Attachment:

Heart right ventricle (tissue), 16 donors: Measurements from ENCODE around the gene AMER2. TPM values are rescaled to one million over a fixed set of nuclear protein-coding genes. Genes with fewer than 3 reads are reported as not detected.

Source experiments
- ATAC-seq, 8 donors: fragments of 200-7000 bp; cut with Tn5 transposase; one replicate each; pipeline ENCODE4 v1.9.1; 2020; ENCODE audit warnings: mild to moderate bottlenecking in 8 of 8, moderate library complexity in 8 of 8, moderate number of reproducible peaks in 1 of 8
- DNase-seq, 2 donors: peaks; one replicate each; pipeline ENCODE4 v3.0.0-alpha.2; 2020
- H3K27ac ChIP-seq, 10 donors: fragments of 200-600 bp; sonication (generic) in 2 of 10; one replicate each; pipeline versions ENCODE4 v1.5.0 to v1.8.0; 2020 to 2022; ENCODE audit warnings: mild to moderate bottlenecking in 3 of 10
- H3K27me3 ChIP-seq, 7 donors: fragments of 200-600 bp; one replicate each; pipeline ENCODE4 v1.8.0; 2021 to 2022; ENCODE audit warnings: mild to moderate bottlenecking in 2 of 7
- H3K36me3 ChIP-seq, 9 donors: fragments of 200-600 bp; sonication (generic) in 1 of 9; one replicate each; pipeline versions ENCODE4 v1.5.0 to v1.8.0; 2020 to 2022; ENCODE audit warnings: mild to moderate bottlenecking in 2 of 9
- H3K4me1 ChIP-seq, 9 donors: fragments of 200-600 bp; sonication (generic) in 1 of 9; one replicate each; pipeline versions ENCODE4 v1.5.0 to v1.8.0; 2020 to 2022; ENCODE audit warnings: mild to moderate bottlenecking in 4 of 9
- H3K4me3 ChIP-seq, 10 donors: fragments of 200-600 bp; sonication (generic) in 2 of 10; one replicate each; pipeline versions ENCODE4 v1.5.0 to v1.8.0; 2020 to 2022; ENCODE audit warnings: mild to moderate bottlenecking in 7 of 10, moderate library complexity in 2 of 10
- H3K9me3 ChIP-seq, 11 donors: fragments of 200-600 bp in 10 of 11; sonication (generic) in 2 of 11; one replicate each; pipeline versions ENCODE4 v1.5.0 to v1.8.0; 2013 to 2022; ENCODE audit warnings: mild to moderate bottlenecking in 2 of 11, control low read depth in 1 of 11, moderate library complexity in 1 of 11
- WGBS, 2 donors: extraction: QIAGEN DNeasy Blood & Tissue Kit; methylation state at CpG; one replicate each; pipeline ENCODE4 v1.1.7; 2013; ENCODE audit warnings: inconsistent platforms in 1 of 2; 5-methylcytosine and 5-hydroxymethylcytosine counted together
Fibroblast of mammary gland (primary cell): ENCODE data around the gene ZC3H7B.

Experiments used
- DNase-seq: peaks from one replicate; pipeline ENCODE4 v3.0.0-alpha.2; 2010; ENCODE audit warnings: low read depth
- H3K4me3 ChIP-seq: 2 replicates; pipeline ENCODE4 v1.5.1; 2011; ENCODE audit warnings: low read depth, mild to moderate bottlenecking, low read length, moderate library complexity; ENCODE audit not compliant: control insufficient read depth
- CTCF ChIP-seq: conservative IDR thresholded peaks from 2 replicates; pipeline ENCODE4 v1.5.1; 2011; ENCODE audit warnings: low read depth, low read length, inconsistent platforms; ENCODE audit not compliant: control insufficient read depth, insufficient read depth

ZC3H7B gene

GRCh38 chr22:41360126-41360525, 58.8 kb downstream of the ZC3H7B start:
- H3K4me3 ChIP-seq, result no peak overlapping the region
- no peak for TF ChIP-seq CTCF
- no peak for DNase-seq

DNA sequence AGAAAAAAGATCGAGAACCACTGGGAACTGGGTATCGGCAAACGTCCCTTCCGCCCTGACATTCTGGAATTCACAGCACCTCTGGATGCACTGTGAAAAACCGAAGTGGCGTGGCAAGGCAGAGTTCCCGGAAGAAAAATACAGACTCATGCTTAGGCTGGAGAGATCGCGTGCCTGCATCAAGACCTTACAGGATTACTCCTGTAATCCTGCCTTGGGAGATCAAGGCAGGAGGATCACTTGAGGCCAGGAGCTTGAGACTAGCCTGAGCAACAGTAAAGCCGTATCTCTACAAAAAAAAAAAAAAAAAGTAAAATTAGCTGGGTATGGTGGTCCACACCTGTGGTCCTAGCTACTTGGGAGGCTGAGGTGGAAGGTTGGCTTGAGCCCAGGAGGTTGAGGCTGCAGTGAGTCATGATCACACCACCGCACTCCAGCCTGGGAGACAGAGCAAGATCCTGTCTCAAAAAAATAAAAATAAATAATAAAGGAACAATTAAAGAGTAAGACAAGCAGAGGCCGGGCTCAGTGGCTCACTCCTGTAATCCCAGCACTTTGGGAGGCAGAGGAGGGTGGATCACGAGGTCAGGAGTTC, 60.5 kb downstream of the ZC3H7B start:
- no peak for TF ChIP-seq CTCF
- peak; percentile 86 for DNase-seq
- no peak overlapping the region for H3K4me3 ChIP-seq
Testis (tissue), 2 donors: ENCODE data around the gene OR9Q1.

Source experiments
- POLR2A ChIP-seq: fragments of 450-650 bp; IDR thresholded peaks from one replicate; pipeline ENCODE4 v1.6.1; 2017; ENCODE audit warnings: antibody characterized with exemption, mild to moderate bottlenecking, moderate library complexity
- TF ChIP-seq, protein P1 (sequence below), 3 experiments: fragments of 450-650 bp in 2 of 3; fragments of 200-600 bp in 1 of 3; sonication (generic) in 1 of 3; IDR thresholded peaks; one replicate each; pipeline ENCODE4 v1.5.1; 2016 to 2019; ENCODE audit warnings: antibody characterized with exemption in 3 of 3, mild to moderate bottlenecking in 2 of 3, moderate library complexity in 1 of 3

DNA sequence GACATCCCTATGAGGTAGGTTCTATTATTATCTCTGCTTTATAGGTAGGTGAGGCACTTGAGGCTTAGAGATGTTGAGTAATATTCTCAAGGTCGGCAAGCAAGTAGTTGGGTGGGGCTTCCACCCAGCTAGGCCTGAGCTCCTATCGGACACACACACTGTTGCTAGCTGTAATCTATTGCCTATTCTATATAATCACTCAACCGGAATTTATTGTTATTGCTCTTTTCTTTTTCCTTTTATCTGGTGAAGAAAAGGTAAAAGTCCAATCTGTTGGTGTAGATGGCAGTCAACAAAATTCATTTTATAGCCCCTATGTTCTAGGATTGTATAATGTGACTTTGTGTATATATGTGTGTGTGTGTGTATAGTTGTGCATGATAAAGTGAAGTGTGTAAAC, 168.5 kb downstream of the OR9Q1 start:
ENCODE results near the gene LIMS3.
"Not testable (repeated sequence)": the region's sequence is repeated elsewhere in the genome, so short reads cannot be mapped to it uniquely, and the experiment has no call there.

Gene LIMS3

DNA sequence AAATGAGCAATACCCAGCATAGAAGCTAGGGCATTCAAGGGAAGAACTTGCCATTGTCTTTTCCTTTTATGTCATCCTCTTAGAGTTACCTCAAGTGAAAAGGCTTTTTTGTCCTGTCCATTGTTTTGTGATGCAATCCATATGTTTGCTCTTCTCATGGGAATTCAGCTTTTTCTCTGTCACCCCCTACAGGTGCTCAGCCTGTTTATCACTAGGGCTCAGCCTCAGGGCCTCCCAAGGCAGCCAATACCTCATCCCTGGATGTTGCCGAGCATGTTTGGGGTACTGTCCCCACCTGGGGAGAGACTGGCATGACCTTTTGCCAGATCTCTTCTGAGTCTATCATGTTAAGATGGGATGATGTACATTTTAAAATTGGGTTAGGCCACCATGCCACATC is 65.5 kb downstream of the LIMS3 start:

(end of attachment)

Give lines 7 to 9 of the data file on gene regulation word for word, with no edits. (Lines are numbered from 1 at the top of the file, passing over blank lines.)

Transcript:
- H3K36me3 ChIP-seq, 9 donors: fragments of 200-600 bp; sonication (generic) in 1 of 9; one replicate each; pipeline versions ENCODE4 v1.5.0 to v1.8.0; 2020 to 2022; ENCODE audit warnings: mild to moderate bottlenecking in 2 of 9
- H3K4me1 ChIP-seq, 9 donors: fragments of 200-600 bp; sonication (generic) in 1 of 9; one replicate each; pipeline versions ENCODE4 v1.5.0 to v1.8.0; 2020 to 2022; ENCODE audit warnings: mild to moderate bottlenecking in 4 of 9
- H3K4me3 ChIP-seq, 10 donors: fragments of 200-600 bp; sonication (generic) in 2 of 10; one replicate each; pipeline versions ENCODE4 v1.5.0 to v1.8.0; 2020 to 2022; ENCODE audit warnings: mild to moderate bottlenecking in 7 of 10, moderate library complexity in 2 of 10